Some defense of the German mind-set first. The columnist wishes to emphasize that much of the griping and grumbling this weekend stems from our general dissatisfaction with simultaneous kickoffs on the season’s penultimate match-day being taken away from us. Making all the teams kick off concurrently not only enhances excitement and competition, but also gets the meaningless matches out of the way quickly so as not to stretch the weekend out with insignificant football. Leverkusen’s 50th consecutive match undefeated across all competitions capped this round on Sunday night.

By that time, we were simply all exhausted to enjoy the “50 balloons” hoisted by Germany’s red company team. A surfeit of genuinely bad and boring football over the weekend even caused many to tune out entirely and go enjoy the summer weather. Staggered kickoff times across the penultimate match-day simply doesn’t sit right with us. We protest the whole notion live within the stadiums every week. All the staggering – combined with the race for Europe devolving into an awful eyesore of a “Schneckenrennen” – left us rolling out eyes and moaning “lame!” 

How does one say “lame” in German? The adjective “lahm” can be used, but that more aptly applies to something that is inert. The word for “boring” (“langweilig”) doesn’t have the connotative power of “lame”. Something that “bores” isn’t quite the same as something that “bores”, “frustrates”, and “hurts” at the same time. The English word “lame” derives from “lahm”, but the teenage slang overtones that British and American English peppered the word with leave Germans reaching for the new meanings that the word accrued. We say “lame!”. We say it quite often. 

It shouldn’t take all that long for this word itself to become “uncool”. As mentioned in the above section, the moody teenager in all of us strives to stay one step ahead of those we have no way of knowing actually know better than us. Might it soon be time for “Öde/öde” to make a comeback? The author did see/hear it a pair of times when perusing the coverage of this weekend’s action. It’s an almost perfectly contrived concept. Slap an umlaut on the word “ode” and suddenly one enters the drab, dreary, and barren wasteland of the tortured German soul. Now we’re back in line with our heritage.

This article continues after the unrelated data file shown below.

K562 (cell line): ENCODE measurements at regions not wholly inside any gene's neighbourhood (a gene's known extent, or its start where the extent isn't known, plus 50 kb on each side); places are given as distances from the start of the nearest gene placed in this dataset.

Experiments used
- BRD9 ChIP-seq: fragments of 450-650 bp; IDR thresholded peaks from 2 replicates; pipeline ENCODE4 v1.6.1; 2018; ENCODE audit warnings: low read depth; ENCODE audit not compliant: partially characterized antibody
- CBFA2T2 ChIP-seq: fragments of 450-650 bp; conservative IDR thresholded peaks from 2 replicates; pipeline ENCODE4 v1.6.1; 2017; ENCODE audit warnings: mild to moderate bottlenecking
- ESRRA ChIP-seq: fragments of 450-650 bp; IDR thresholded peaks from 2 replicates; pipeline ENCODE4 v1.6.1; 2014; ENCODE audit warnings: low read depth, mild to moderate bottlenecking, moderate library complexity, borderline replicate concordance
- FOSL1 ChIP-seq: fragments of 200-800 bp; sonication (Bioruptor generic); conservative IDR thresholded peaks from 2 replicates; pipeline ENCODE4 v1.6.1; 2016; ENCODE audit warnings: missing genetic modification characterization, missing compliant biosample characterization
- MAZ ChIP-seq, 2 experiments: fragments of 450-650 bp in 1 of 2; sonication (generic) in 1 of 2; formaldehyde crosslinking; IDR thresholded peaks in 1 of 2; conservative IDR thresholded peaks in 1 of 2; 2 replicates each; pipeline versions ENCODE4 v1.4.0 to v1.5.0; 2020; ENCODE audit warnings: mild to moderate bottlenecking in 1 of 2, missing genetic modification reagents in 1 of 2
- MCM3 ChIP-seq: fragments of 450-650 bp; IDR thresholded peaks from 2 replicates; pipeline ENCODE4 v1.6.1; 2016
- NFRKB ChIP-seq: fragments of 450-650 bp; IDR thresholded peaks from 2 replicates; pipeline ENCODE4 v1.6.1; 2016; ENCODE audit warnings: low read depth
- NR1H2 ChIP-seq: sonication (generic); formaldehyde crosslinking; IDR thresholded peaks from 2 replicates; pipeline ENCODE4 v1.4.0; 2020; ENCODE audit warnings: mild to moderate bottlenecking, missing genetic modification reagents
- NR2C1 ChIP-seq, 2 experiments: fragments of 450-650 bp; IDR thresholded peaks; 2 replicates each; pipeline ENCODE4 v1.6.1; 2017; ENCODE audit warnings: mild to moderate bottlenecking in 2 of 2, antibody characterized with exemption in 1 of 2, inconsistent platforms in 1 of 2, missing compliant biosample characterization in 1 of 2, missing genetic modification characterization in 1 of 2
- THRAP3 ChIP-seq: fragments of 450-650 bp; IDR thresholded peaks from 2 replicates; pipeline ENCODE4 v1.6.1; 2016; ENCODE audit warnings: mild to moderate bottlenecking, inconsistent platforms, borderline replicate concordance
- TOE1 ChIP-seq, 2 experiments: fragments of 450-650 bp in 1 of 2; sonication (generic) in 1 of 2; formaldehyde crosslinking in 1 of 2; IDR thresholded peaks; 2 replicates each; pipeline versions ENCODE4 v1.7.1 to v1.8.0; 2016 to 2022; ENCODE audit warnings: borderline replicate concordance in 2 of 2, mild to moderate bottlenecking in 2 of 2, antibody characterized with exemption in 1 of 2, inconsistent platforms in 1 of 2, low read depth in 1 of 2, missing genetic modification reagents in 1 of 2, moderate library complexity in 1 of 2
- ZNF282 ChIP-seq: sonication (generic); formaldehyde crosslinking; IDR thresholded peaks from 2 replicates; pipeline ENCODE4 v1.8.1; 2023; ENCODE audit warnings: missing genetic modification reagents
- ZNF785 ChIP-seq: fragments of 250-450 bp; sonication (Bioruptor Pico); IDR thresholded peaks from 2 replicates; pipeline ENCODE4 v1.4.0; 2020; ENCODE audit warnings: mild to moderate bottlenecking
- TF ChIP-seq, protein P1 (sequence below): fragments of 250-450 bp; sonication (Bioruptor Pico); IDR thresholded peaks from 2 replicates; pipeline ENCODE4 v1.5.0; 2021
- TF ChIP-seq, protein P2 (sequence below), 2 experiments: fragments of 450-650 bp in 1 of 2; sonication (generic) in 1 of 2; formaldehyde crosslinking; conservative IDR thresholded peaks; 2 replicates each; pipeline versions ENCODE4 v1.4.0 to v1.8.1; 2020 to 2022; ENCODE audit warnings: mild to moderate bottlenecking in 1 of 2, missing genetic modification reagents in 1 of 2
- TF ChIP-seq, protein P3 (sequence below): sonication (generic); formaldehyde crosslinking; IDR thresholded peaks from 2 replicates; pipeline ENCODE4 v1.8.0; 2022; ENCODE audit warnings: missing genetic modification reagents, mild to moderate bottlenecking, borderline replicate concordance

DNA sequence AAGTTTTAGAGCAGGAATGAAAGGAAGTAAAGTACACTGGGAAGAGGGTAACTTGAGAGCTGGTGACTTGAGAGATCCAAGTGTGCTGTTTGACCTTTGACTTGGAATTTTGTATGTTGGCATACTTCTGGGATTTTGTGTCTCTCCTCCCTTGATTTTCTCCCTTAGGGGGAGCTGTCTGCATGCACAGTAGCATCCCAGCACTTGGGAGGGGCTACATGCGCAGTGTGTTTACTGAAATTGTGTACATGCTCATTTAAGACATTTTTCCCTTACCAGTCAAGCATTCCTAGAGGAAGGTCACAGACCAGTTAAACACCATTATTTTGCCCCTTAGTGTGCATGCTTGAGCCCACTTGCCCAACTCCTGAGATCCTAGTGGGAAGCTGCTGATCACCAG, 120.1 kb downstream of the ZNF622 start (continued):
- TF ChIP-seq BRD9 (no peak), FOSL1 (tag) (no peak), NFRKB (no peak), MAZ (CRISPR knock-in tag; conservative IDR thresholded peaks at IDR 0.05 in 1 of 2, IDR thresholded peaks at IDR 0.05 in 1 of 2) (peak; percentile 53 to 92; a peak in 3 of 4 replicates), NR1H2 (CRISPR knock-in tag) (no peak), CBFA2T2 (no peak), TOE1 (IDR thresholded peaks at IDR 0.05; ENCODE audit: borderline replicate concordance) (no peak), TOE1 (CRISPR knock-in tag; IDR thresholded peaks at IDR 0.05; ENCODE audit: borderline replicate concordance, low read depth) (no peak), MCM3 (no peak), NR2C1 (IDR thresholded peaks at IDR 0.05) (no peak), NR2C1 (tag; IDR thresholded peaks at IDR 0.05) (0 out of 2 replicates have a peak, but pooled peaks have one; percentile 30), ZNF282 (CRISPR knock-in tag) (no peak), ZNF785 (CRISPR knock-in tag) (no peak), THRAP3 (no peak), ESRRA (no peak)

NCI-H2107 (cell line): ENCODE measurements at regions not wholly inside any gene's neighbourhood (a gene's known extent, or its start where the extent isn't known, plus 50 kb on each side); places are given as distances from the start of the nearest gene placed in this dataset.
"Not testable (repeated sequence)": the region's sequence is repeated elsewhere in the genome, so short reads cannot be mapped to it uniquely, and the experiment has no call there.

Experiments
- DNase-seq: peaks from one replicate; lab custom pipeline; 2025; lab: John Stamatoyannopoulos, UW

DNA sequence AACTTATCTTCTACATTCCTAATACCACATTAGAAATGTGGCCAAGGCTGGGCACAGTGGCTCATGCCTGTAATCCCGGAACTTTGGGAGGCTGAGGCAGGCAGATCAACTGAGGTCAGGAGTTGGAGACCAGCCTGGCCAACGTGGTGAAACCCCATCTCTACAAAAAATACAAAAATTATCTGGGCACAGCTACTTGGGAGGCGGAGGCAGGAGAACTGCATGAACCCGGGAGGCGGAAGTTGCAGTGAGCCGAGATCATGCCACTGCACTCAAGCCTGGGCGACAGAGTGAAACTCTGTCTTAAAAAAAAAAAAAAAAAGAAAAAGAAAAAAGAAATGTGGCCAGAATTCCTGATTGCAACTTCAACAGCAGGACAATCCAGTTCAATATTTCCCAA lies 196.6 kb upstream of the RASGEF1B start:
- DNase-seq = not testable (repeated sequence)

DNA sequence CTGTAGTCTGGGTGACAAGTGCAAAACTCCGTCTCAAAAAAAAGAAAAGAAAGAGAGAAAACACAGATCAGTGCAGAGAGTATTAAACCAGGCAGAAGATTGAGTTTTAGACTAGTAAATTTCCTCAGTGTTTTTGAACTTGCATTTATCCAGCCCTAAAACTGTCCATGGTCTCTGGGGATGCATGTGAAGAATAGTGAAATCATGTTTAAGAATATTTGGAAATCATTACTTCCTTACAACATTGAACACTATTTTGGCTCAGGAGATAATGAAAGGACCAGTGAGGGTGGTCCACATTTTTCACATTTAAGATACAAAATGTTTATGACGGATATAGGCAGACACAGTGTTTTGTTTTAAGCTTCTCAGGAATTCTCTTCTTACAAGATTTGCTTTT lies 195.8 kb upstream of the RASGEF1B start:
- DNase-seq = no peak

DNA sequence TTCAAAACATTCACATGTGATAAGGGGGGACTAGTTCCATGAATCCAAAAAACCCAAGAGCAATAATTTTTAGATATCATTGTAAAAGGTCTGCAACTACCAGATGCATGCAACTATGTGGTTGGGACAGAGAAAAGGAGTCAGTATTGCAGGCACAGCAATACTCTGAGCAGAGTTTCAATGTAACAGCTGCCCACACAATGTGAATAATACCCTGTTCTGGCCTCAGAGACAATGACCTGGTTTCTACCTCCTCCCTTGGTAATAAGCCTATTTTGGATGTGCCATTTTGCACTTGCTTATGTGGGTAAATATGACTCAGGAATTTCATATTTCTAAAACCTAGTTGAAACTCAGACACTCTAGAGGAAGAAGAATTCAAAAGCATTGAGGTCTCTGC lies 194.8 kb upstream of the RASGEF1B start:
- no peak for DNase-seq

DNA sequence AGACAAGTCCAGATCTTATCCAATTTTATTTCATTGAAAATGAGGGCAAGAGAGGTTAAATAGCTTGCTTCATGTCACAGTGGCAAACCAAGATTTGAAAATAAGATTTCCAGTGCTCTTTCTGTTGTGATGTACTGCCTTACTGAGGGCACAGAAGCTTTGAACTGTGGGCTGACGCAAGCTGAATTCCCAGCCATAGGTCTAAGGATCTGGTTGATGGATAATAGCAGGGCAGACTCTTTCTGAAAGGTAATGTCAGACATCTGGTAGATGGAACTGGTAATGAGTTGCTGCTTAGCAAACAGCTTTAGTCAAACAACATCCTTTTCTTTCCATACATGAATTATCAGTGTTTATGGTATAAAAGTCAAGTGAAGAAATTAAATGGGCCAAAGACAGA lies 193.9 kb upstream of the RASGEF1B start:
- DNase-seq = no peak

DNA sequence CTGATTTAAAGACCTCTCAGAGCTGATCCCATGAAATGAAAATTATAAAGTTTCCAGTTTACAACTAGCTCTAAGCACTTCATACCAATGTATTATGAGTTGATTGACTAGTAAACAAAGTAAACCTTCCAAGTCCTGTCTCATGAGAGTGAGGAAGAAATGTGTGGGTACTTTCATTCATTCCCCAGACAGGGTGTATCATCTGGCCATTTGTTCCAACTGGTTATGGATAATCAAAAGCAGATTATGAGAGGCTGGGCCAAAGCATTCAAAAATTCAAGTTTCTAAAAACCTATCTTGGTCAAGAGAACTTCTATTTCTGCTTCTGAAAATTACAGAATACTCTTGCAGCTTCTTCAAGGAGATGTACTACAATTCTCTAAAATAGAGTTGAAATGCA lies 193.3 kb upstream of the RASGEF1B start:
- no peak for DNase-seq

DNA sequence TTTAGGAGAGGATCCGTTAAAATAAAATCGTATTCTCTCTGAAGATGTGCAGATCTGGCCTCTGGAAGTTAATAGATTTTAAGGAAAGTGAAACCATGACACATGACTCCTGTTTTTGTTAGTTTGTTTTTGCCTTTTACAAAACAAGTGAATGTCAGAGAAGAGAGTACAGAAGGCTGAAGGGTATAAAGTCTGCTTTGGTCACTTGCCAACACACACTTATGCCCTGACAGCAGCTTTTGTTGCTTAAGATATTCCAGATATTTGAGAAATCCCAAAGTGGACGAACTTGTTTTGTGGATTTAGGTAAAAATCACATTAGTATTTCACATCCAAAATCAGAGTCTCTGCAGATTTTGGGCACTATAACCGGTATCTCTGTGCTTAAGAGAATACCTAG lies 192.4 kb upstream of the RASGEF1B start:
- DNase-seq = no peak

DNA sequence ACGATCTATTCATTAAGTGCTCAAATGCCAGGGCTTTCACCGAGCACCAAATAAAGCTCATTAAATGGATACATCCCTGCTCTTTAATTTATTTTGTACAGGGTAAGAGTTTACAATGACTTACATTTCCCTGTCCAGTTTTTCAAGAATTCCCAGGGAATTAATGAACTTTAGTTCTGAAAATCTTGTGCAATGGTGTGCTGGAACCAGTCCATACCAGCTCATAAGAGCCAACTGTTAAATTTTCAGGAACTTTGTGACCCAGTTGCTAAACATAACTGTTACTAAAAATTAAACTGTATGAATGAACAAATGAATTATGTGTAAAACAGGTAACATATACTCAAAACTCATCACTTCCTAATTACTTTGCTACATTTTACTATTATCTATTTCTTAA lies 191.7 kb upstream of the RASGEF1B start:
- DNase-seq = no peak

Indeed, “Öde/öde” brings one to the crushing loneliness of mind-numbing and soul-destroying nothingness. To describe something as “öde” is to define a level of boredom that bites into one’s bones. To speak of “Öde” is to touch upon a vacuum of desolation so bleak that one fears ever finding color, light, and inspiration ever again. Yes, it’s dark. Schopenhauer dark. Damn DFL staggered kickoff times! How can the beautiful game and the sacred Bundesliga be reduced to this? Thank goodness all the fixtures next weekend kick off at the same time!

How boring was a five-goal match?

Xabi Alonso did put forth an interesting idea. The Werkself trainer continues to take his team’s prospects for achieving immortal glory seriously. Leverkusen’s standard league 3-4-3 received its obligatory match-specific tweak against Bochum. One could nevertheless mostly infer how things would occasionally shake out upon the release of the team-sheet. Victor Boniface and Patrik Schick were naturally going to head forward on a two-pronged attack whilst Nathan Tella slid in underneath. We beheld this in several instances: 

Lineup—B04—Match 33 (3-4-1-2)

VfL trainer Heiko Butscher kept his 4-2-3-1 from last week in place. Captain Anthony Losilla returned from suspension to take the place of Matus Bero alongside Patrick Osterhage in the double six. Takuma Asano also replaced Moritz Broschinski on the right wing. By Bochum’s own low standards, the start to the match from the hosting Revierklub wasn’t bad. Kevin Stöger pulled the strings aptly enough from the ten slot. Lead striker Philipp Hofmann got one decent look at goal in. Then came Felix Passlack’s 15th-minute red card. 

Uh-oh. 

Here comes the “Öde”.

Lineup—BOC—21st minute (5-1-3)

Butscher’s initial re-format was mildly interesting as it did leave Bochum with some counterattacking potential up the middle. The interim trainer some of us saw fit to mock does have some tactical chops about him. The league champs encountered difficulty playing through this and didn’t really get a quality effort on target until Granit Xhaka struck the crossbar at the half-hour mark. It was, sadly, still the case that Bochum’s attacking play remained non-existent. No one watching entertained any doubt as to who would ultimately win the match.

Once Schick and Arthur opened up the scoring in the 41st, one could safely call this one. Match official Benjamin Brand, almost deliberately, appeared to wish to keep it competitive by allowing Keven Schlotterbeck’s first foul on Tella in the box (43rd) to go unpunished. The ref couldn’t ignore the second infraction at 45+1 and Boniface got a chance to sink the match-killing 2-0 from the spot at 45+2. Game over. All that was left was to see if Butscher conjured up something interesting for the second half. 

Lineup—BOC—46th minute (4-3-2)

Sure. Good. The outfield arrangement, with some help from keeper Manuel Riemann and the goalpost, mitigated the damage for a while. Butscher’s VfL demonstrated minimal enough competence to the point that one fears a rather boring conclusion to the 2023/24 Bundesliga relegation race. Can Bochum pick up the single needed point against Bremen next week? Probably. Results involving Mainz, Union, and Köln might lead to the four-team relegation field finishing in the precise order they now stand in the table.

One really hopes for some surprises here. 

Otherwise, it’s “Öde an die Freude”.

Thanks so much for reading! You can catch the release of all Peter’s columns (and occasionally catch him goofing off) on whatever the hell they’re calling twitter these days @PeterVicey.

Twitter DMs are open for football conversations, corrections, and (if you truly insist) general abuse. 

Full color re-posts of the columns are eventually archived on Peter’s website.